It is clear that high light transmission is the fundamental property of any glass that will be used as an optical material. Transmission is consistently high over the entire VIS wavelength range and even partially outside of this range.
The atomic bonds between the constituents of optical glass (silicon, oxygen, boron, sodium, potassium, lead, barium, lanthanum, and many others) are strong. In order to break them apart, photon energy higher than 3 eV is needed, corresponding to about 400-nm wavelength. Improved melting technology and raw materials of high purity enable a very low content of alien material that could introduce weaker bonds and thus absorption in VIS light.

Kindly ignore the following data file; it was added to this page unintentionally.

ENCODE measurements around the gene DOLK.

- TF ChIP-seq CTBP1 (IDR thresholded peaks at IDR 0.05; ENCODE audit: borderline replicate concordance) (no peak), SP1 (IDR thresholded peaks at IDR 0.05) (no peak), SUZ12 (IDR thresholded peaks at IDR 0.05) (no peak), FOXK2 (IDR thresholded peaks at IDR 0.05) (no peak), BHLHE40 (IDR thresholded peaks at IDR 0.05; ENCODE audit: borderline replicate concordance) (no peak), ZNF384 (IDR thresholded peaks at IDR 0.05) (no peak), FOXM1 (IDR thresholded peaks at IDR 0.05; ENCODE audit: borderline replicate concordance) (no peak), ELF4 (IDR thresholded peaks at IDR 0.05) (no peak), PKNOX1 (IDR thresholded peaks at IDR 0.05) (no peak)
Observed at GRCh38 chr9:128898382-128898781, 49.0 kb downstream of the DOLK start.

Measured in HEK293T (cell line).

Another essential property of glass is that it maintains its internal microstructure as a liquid while cooling down from melting until it becomes a rigid body. This means that no crystals or other types of micro-inhomogeneity of any size arise that could block, deflect, or scatter light and thus reduce clarity and transmission.
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